“Although it is widely perceived that greater transparency of pricing information should reduce health care costs, to our knowledge, no prior studies have shown this using private price transparency platforms,” study authors wrote. “We examined the association between the availability of health service prices to patients and the total claims payments (the total amount paid by patient and insurer) for these services. We hypothesized that providing personalized price information would allow patients to identify and choose less expensive providers resulting in lower payments for medical services.”

Researchers analyzed claims data from 18 employers working with Castlight and selected the 500,000 users who had made use of relevant services. They identified the users who had done a search on the same service they were receiving up to 14 days prior to the procedure. This “searcher” group had 116,000 members, while 386,000 non-searchers were identified.  Keep reading>>

Moov raises $3M to build more coaching apps for device that senses form, not just steps

By: Aditi Pai | Oct 22, 2014        

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MoovMountain View, California-based activity tracker maker Moov raised $3 million in a round led by Banyan Capital.

The company’s activity tracker contains sensors that can tell how a user moves, not just when they move, Moov CEO Meng Li told MobiHealthNews. For example, the device can be hooked around the user’s ankle so that it tracks running form, or to a golf club to track a swing, or even to a user’s wrist to track swimming stroke.

This information from the device is sent to a companion app that offers coaching tips to the user. Moov is developing various apps for specific activities. The company currently offers two apps, available on the iPhone: Moov Running and Walking Coach and Moov Boxing – Cardio Punch. In addition to using the funds to create new apps, Li also wants to develop Android versions of the apps.

“With the funding, we will use the same mechanics — a lot of coaching, a lot of insight, in addition to data — and apply that to other sports,” Li said. “We will be releasing swimming really soon, and then the next one is cycling, and then the next is body weight.”

Other apps that the company plans to develop include yoga, weight lifting, and golf. Moov hopes its not the only company developing apps for its device.

“We’ve got a lot of demand for the SDK as well,” Li said. “Some people want to make physical therapy apps [to help] their patients to recover and some researchers want to use Moov to [conduct] a field study on how exactly people are running. There are a lot of people who want to use Moov for different projects, so the key for us is to open up an SDK so that people can build their own apps.”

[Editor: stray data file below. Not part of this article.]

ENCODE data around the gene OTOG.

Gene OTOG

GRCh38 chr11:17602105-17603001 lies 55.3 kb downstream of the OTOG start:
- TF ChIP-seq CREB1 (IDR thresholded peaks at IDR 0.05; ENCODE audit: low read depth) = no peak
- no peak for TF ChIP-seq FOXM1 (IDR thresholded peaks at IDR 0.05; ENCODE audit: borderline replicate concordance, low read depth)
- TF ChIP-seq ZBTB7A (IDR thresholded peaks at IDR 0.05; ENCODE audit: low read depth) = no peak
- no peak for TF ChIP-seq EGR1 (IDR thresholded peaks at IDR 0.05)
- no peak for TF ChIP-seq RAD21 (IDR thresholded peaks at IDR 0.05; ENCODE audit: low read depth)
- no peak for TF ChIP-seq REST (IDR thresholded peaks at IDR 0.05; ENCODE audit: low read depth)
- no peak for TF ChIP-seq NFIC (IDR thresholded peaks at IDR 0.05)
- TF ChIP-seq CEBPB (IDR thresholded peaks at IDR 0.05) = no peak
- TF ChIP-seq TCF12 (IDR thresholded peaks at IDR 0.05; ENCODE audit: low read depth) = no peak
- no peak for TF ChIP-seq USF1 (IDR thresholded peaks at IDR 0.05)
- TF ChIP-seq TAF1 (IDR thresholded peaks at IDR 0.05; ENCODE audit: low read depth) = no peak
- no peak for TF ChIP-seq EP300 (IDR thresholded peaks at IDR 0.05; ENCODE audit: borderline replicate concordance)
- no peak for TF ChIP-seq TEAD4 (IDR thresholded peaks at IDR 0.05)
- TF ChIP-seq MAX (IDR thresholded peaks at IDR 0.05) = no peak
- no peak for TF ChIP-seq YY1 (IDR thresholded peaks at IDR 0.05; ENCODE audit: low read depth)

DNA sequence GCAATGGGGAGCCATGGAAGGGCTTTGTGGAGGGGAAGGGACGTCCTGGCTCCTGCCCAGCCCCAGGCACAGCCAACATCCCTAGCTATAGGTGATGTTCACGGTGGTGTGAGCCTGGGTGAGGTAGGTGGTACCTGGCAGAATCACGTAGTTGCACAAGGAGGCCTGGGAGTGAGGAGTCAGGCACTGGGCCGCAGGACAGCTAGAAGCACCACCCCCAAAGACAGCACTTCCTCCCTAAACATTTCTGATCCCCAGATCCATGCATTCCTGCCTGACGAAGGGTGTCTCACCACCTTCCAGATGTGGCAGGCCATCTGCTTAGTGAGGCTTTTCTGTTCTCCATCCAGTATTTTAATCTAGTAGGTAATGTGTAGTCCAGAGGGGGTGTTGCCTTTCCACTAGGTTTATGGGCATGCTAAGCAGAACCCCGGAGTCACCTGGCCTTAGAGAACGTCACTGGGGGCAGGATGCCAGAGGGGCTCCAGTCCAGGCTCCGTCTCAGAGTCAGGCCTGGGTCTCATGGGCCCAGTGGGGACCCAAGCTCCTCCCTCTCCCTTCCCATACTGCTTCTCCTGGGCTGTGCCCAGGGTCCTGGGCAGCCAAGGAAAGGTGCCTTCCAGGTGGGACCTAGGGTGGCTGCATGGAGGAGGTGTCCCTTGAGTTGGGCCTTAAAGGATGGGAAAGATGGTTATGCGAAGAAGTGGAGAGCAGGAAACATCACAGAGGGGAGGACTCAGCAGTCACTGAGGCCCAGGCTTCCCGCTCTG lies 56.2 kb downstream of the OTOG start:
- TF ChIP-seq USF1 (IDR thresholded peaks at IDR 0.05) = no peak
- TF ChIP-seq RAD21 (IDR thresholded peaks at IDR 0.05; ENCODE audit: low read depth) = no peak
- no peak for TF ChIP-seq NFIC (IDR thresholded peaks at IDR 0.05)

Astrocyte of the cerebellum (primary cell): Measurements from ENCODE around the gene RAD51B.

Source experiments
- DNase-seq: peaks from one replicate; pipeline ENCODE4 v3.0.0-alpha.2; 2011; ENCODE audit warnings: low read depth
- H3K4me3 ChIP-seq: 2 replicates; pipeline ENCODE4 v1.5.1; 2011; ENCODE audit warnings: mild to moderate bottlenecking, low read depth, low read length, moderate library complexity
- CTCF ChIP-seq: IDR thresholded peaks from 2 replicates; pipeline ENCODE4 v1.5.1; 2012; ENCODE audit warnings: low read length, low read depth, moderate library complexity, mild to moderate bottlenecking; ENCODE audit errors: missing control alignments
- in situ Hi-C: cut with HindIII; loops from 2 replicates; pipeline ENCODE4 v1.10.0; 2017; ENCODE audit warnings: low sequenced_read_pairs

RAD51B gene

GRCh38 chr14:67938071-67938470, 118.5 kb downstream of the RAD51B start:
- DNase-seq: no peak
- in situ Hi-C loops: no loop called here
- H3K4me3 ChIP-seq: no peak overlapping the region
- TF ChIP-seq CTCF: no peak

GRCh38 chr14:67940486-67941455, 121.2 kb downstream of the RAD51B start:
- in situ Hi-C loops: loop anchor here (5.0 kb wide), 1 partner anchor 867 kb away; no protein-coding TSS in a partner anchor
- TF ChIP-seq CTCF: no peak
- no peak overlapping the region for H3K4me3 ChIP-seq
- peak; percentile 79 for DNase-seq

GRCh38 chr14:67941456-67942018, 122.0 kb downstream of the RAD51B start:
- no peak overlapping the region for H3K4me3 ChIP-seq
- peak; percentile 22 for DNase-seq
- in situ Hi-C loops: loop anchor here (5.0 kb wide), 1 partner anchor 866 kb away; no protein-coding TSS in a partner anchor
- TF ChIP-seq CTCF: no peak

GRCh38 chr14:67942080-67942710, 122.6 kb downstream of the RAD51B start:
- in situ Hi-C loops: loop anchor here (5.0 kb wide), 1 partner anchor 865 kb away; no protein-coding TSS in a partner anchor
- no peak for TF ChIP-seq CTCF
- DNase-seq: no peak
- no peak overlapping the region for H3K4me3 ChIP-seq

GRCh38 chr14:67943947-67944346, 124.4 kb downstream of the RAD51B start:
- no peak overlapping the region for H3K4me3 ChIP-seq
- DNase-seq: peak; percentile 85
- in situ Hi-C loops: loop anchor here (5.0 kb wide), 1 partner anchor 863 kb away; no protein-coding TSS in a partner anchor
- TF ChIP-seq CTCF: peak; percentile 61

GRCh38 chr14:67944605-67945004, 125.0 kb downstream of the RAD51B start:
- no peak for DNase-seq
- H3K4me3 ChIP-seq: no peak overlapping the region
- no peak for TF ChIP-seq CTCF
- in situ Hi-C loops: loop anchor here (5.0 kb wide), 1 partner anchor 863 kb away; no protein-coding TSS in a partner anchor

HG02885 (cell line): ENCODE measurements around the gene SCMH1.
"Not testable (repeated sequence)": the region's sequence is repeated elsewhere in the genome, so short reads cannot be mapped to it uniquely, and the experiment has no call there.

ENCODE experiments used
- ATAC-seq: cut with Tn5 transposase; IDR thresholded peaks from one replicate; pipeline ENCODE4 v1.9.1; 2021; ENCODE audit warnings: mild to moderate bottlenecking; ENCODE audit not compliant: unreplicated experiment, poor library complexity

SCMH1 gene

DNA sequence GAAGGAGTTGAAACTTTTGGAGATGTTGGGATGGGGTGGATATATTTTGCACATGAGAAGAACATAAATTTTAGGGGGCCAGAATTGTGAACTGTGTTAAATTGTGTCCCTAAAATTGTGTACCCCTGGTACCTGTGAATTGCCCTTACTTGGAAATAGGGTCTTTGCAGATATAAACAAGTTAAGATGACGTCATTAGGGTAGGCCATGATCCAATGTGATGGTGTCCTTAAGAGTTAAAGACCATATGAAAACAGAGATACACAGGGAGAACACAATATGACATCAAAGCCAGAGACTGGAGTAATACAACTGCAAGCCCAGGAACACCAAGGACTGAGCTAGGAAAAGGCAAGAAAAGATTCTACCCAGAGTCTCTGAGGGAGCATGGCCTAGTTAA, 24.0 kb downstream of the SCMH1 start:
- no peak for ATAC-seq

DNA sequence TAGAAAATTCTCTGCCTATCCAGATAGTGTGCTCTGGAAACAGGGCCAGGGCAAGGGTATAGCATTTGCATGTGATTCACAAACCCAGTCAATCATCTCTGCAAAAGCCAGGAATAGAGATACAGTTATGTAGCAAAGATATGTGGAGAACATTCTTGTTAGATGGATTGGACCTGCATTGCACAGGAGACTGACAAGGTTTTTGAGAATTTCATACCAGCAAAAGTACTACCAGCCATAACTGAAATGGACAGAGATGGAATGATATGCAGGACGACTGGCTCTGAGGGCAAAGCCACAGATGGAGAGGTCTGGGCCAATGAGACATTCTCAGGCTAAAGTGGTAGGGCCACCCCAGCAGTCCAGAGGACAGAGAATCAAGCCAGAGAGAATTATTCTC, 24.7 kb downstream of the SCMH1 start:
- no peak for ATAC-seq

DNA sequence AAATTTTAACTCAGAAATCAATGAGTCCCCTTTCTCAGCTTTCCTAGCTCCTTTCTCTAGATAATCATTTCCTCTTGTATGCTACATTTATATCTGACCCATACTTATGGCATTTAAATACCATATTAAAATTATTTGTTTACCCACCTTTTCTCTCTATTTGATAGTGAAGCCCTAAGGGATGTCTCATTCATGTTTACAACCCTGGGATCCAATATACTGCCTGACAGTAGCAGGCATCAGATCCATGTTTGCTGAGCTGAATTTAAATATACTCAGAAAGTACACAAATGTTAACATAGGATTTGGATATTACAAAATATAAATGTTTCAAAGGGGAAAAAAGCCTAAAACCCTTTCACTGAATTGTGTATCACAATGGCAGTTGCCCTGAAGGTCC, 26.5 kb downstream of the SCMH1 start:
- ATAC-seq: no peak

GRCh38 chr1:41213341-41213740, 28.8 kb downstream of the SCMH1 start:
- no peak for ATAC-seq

Moov will likely open its SDK to other developers next year.

Moov cowdfunded the device on its website in February and raised $1 million in two weeks through the campaign. Six months after launching the device, Moov shipped it to all of its early backers — close to 20,000 people — ahead of schedule. The device is still available for pre-order on the company’s website for $79.95. Users who purchase the device now, as part of the company’s third batch of preorders, will receive it in November. According to Li, it may take a while before the company moves away from the pre-order system.

“The key for us is to engage our backers and treat them as part of ‘team Moov’,” Li said. “So that’s why when we launched, we launched after we finished the first app. There won’t be a cutoff date, like ‘Today is launch day’. I think the product will just evolve to a better Moov experience. We want to make it right, we want to make it really transform users’ workouts. And we want to hear more stories of how people are using Moov and changing their life while we are building the app. So it’s hard to say when there’s going to be a full launch.”

PwC: 1 in 5 Americans owns a wearable, 1 in 10 wears them daily

By: Jonah Comstock | Oct 21, 2014        

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PwC wearable dataTwo new reports from PricewaterhouseCoopers and its Health Research Institute on the present and future of wearables, including healthcare wearables, show that Americans are optimistic about the future of wearable technology, but less enthusiastic about the technology as it exists now. Health and fitness wearables still lead the category when it comes to consumer interest, and, the data suggests, employers and insurers could kickstart the trend by footing the bill for these devices.

“Consumers recognize enormous potential in the emerging category—but right now, they are skeptical that wearable technology can deliver on that potential,” PwC writes in ‘The Wearable Future.’ “Simply put, the existing marketplace isn’t executing the ‘wow’ factor that comes with all the hype.”

PwC surveyed 1,000 US consumers across demographic lines for the reports, asking questions about wearable use and adoption, their willingness to use different devices in different contexts, and their concerns about wearable technology.

Adoption of some kind of wearable technology is at about 21 percent, according to the survey — the same percent that owned a tablet in 2012. Of those who own a wearable device, 2 percent no longer wear it, 2 percent wear it a few times a month, 7 percent wear it a few times a week, and 10 percent wear it every day.  Keep reading>>